Lockdowns, early and late

The dots in this graph show the levels of infection at which governments introduced stay-at-home lockdowns during the COVID-19 pandemic. Countries that aimed for elimination early on, such as Australia and China, became more cautious with time and ordered lockdowns at progressively lower levels of cases. In many other countries, governments became less likely to take early action and tolerated higher case numbers in subsequent waves before they ordered lockdowns. Our Feature discusses what scientists have learnt from COVID-19 lockdowns.

Graphic showing cases per day, relative to cases per day at time of first stay-at-home order for the pandemic until April 2021

Source: T. Phillips et al. Interface Focus 11, 20210041 (2021).

What worked against COVID-19

This graphic represents one effort to assess which lockdown measures were most effective at combating COVID-19 by reducing R, the average number of people one person with SARS-CoV-2 goes on to infect. A dot that lies towards the left indicates a more effective measure, and the various colours represent different statistical tests for analysing effectiveness. The most successful policies were those that banned small gatherings or closed businesses and schools, closely followed by land-border restrictions and national lockdowns. Less-intrusive measures — such as government support for vulnerable populations, and risk-communication strategies — also had an impact.

How effective were COVID-19 interventions: Graphic of how the top 8 global covid-19 interventions reduced the infection rate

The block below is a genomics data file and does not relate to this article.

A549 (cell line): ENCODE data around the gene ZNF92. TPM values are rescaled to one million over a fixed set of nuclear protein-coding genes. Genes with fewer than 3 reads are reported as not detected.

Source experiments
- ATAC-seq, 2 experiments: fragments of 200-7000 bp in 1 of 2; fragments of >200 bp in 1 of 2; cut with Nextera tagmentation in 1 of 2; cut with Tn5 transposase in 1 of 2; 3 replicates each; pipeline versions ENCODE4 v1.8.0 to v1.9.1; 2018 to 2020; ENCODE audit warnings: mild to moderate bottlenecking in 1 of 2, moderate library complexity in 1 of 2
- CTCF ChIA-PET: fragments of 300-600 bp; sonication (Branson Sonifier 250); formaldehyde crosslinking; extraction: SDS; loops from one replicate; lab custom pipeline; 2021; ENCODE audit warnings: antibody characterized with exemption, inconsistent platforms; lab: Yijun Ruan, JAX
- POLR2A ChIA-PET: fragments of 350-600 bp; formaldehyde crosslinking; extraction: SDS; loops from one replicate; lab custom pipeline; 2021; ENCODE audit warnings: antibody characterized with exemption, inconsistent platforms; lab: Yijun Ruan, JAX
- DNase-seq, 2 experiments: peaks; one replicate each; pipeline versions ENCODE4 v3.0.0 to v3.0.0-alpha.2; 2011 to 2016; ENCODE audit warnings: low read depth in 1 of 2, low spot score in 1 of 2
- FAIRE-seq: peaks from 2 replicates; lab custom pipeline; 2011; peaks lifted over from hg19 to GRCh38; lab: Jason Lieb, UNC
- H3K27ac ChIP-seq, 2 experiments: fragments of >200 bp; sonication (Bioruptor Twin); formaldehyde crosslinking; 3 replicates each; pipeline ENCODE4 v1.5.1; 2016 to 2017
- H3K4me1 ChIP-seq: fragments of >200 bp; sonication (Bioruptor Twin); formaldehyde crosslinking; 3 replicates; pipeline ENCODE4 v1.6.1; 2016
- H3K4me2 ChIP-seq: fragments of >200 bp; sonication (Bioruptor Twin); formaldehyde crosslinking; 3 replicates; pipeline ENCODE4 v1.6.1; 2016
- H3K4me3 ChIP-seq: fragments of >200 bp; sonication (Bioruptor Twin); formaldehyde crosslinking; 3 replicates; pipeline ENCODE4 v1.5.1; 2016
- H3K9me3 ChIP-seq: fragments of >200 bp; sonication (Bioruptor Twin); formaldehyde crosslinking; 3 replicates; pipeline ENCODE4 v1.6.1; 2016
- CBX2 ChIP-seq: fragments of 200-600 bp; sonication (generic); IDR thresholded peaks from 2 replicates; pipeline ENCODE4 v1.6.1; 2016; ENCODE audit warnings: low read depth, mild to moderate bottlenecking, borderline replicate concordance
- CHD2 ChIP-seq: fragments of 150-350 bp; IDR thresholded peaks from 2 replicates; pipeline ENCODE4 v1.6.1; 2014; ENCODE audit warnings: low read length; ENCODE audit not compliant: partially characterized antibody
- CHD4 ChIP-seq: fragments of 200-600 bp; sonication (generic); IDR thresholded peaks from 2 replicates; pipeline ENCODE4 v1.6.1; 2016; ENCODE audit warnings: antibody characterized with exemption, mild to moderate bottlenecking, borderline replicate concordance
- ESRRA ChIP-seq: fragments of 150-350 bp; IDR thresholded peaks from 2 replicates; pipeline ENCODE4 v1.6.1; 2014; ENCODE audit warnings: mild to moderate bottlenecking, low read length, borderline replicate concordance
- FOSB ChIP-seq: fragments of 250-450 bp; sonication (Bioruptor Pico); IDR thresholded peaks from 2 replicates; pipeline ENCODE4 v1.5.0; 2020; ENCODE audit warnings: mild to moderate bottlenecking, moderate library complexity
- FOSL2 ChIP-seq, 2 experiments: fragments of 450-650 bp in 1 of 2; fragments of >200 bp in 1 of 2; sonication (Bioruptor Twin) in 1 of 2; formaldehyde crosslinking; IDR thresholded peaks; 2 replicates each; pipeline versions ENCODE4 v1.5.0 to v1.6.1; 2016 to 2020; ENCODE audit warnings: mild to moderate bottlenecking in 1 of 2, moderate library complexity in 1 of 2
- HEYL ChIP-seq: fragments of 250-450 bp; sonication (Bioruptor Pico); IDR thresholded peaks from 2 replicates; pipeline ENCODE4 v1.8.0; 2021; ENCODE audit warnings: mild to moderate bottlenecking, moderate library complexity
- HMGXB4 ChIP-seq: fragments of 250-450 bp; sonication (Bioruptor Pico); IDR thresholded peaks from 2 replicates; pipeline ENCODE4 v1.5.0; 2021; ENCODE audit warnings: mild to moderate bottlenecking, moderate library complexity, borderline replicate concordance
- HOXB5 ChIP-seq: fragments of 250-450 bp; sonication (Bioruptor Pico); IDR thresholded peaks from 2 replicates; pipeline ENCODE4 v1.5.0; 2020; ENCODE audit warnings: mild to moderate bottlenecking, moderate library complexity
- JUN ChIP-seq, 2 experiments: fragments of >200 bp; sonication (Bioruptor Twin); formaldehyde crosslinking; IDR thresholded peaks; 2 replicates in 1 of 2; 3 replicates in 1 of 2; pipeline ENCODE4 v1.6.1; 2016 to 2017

Source: N. Haug et al. Nature Hum. Behav. 4, 1303–1312 (2020).

Sick-day neurons

Infections in animals and humans trigger a set of ‘sickness behaviours’, including chills, fever, loss of appetite and lethargy — all responses that help the body to cope with a disease. Researchers have identified a specialized population of neurons in the brain that orchestrate these behaviours in mice — as this graphic shows. They injected mice with a molecule called lipopolysaccharide (LPS), which is found in bacteria and is widely used to mimic bacterial infections. The researchers showed that neurons in certain brainstem regions — called the area postrema (AP) and the nucleus tractus solitarius (NTS) — are activated by LPS and are involved in driving sickness behaviours. Another recent study also implicated part of the brain’s hypothalamus — the organum vasculosum of the lamina terminalis (OVLT) and the ventral medial preoptic area (VMPO). One open question is whether the same neuronal circuits are involved in prolonged, chronic symptoms of viral infections, such as long COVID.

Figure 1